The Trump administration is joining harsh international condemnation of Russia for a nerve agent attack in Britain blamed on Moscow, while for the first time imposing fresh sanctions — directly blaming Russia for election interference.
Asked by a reporter Thursday about the the poison attack targeting a former double agent in Salisbury, President Donald Trump replied, “It certainly looks like the Russians were behind it.”
He described the March 4 attempted assassination of the ex-spy as a “very sad situation.” He said the U.S. was taking the matter “very seriously, as I think are many others.”
Trump had appeared reluctant previously to criticize Russian President Vladimir Putin or to take strong action against Russia.
The president has repeatedly declared there was no collusion between his election campaign and Russia and that U.S. investigations into such allegations are a “witch hunt.”
On Thursday, the U.S. government joined those of Britain, France and Germany in backing London’s conclusion holding Russia responsible for the nerve agent attack. The joint statement says “there is no plausible alternative explanation” and “Russia’s failure to address the legitimate request by the government of the United Kingdom further underlines Russia’s responsibility.”
The statement was issued shortly before Washington announced the blacklisting of five entities and 19 individuals for interfering in the 2016 U.S. presidential election and other malicious cyberattacks, including on America’s energy grid.
Among those targeted by the U.S. Treasury Department sanctions are two Russian intelligence agencies, the Federal Security Service (FSB) and the Main Intelligence Directorate (GRU), as well as 13 Russians already indicted by U.S. special counsel Robert Mueller in his investigation of Moscow’s meddling in the 2016 presidential election.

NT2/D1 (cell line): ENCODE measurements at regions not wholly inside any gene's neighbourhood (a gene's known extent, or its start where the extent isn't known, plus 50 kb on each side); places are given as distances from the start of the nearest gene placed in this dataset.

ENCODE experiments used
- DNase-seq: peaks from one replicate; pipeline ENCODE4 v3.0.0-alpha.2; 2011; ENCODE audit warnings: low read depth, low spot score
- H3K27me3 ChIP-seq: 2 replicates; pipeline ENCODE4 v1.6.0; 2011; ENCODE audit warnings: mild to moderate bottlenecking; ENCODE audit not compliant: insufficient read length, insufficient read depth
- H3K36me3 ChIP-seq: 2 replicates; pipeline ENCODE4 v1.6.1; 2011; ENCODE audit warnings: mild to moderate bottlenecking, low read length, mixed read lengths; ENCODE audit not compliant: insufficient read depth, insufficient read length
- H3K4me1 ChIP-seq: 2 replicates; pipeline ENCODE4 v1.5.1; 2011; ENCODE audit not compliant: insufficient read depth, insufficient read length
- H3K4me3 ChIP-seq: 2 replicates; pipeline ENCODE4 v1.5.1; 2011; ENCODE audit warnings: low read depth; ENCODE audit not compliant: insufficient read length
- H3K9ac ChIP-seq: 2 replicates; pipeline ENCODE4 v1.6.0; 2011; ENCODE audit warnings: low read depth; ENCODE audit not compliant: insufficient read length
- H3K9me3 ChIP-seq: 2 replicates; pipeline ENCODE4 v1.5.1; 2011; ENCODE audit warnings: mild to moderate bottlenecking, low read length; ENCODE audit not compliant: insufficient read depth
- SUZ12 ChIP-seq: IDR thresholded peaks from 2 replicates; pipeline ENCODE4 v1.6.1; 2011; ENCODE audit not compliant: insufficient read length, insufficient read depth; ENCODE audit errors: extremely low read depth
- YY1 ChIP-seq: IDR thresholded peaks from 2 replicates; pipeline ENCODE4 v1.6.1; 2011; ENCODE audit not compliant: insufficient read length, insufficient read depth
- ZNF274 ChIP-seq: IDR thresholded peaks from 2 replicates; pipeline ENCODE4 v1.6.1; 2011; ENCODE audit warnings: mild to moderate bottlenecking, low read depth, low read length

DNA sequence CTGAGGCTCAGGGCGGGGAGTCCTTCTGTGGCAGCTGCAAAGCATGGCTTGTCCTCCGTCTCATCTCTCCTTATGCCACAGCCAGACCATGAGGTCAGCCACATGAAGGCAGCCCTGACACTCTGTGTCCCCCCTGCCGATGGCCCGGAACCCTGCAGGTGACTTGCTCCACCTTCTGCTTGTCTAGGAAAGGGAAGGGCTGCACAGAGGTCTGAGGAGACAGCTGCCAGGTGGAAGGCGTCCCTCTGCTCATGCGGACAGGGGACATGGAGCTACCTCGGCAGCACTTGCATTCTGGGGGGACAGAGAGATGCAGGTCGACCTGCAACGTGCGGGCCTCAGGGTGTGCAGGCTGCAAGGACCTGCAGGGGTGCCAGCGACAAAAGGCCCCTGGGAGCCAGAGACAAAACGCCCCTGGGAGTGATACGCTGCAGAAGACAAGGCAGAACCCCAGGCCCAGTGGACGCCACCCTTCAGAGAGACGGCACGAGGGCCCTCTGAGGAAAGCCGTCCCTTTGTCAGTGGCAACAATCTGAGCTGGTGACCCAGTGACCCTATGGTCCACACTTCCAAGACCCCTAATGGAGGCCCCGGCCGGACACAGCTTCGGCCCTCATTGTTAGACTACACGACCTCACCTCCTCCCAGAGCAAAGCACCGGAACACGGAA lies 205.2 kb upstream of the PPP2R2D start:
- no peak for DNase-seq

“It’s more of the pressure we need to put on Russia. We’ve got to figure out some way to curtail their malign activities, whether it’s cyber or otherwise,” Republican Senator Thom Tillis of North Carolina, a member of the Armed Services and Judiciary committees, told VOA.
Action ‘way overdue’
A Democratic senator, Patrick Leahy of Vermont, who also sits on the Judiciary Committee, agreed with Tillis and said Thursday’s action was “way overdue,” accusing Trump administration members of going out “of their way to ignore all the attacks that Russia has made on us. Our intelligence services have been very clear. They tried to alter our elections and there is no question they’ll try it again.”
Leahy also told VOA that the administration’s response remained unsatisfactory, “but even a little bit is better than nothing.”
Treasury Secretary Steve Mnuchin defended the administration’s response.
In a statement, Mnuchin said the administration “is confronting and countering malign Russian cyberactivity, including their attempted interference in U.S. elections, destructive cyberattacks, and intrusions targeting critical infrastructure. These targeted sanctions are a part of a broader effort to address the ongoing nefarious attacks emanating from Russia.”
The Treasury Department’s action blocks the 19 sanctioned individuals and five entities from doing any business in the U.S., while saying that Americans “are generally prohibited from engaging in transactions with them.”
Russian cyberattacks on critical U.S. industrial and other infrastructure are “long term and still ongoing,” a national security official told reporters on Thursday.
Another national security official, also speaking on condition of not being identified, singled out the FSB, saying it was targeting U.S. government cybersecurity specialists, diplomats, military and other personnel.
Treasury’s statement blamed Russia for interference in the 2016 U.S. election and destructive cyberattacks, including the June 2017 NotPetya incident, which it characterized as “the most destructive and costly cyberattack in history.” The U.S. said that attack disrupted global shipping, trade and the production of medicines, and prevented the creation of electronic records at several U.S. hospitals for more than a week.
Trump’s choice to lead the National Security Agency, the lead U.S. electronic spy agency, also expressed concern about Russia’s cyberactivity during his confirmation hearing on Thursday before the Senate Intelligence Committee.
“Unless the calculus changes, we should expect continued issues,” said Army Lieutenant General Paul Nakasone, who has also been nominated to head the U.S. military’s Cyber Command.
VOA’s Michael Bowman on Capitol Hill and Jeff Seldin in Washington contributed to this report.